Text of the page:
he couple were divorced in 1992. The decree stated, “Wife hereby is awarded one-half of any monthly benefit accrued to Husband in said Retirement Plan through [date of divorce].” Husband retired in 2002 and began receiving pension payments. He paid Wife ½ the amount of the pension he would have been entitled to had he retired in 1992 ($276.50). Wife filed a motion asking the court to interpret its decree, arguing that she was entitled to one-half the pension value at the time of Husband's retirement, with allowance being made for the years the pension accrued after the divorce. Under this scenario, Wife would be paid about $ 1,168 per month.
The appellate court affirmed the trial court’s finding that there was no ambiguity in the couple’s agreement, incorporated into the decree. The Supreme court of Ohio had previously suggested that in dividing vested pensions that were not yet mature, “The value of this asset would be determined by computing the ratio of the number of years of employment of the employed spouse during the marriage to the total years of his or her employment." However, the court noted that this formula does not apply if the parties agree on a different calculation and include it in the divorce decree. Wife tried to distinguish these cases by noting that the agreement she made was “a "spur-of-the-moment" hallway settlement that is read into the record and later incorporated into a divorce decree.” The Court of Appeals rejected her argument, concluding that “the methods of reaching or transcribing agreements are generally irrelevant.”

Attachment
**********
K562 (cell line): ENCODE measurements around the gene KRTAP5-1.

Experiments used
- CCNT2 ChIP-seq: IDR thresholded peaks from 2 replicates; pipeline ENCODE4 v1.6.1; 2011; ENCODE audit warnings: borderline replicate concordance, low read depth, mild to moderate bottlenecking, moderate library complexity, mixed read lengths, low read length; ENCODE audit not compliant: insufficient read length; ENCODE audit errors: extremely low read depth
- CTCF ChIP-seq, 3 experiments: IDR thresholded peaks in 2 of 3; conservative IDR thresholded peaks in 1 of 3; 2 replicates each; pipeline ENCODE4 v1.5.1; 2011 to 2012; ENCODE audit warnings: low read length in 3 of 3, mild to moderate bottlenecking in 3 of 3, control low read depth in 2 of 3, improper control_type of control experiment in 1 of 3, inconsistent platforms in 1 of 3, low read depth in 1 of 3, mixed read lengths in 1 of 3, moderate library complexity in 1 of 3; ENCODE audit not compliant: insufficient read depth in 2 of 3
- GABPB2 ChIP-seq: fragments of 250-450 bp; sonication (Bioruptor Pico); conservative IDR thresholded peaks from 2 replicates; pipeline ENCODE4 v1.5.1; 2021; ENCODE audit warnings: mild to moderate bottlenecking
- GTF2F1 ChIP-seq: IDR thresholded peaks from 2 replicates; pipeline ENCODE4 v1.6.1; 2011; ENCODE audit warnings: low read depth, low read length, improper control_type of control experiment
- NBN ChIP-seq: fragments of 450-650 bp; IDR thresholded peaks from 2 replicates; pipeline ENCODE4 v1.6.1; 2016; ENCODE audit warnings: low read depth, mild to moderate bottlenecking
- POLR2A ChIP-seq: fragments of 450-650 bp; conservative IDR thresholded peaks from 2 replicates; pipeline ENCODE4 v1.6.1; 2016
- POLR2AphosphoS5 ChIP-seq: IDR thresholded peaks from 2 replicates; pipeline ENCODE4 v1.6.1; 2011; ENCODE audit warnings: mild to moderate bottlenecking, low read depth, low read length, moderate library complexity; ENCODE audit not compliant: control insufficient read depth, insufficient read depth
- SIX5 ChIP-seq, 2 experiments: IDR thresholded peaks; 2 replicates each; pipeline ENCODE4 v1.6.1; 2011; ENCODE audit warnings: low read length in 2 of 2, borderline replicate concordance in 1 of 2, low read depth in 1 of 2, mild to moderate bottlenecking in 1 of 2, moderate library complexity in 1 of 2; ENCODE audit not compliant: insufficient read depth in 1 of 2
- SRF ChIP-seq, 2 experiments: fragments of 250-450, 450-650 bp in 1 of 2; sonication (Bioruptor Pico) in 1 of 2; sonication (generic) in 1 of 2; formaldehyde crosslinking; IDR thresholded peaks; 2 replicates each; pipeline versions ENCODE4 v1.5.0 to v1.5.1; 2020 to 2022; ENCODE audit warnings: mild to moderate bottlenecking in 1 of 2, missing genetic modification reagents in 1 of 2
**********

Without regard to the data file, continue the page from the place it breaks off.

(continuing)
Judge Grade, concurring, commented that “This is a difficult case, because an injustice has clearly been done.” He nonetheless noted that there was little recourse for Wife when she had simply asked the court to construe the terms of the 1992 divorce decree which she alleged are ambiguous. Nonetheless, he suggests to Wife that the order was an “unjust division” and that wife was “shortchanged” such that a motion to “vacate that portion of the divorce decree is therefore in order.”
Case Law Developments: Exemption for Teachers Pensions
In a case of first impression, the Kentucky Court of Appels was called upon to reconcile two different statutes relating to division of teacher's pension plans in divorce. The court concluded that a statutory provision allowing division of exempt pension benefits to the extent they exceed the other spouse's pension did not apply in the division of a teacher's pension, even though the teacher pension exceeded the other spouse's retirement fund by nearly $80,000.
Shown v. Shown, 2005 Ky. App. LEXIS 216 (September 30, 2005)
Opinion on the web at http://188.8.131.52/COA/2004-CA-000988.pdf (last visited October 2, 2005 bgf)
It will be interesting to see if the court's statutory construction is upheld should there be a further appeal of the case...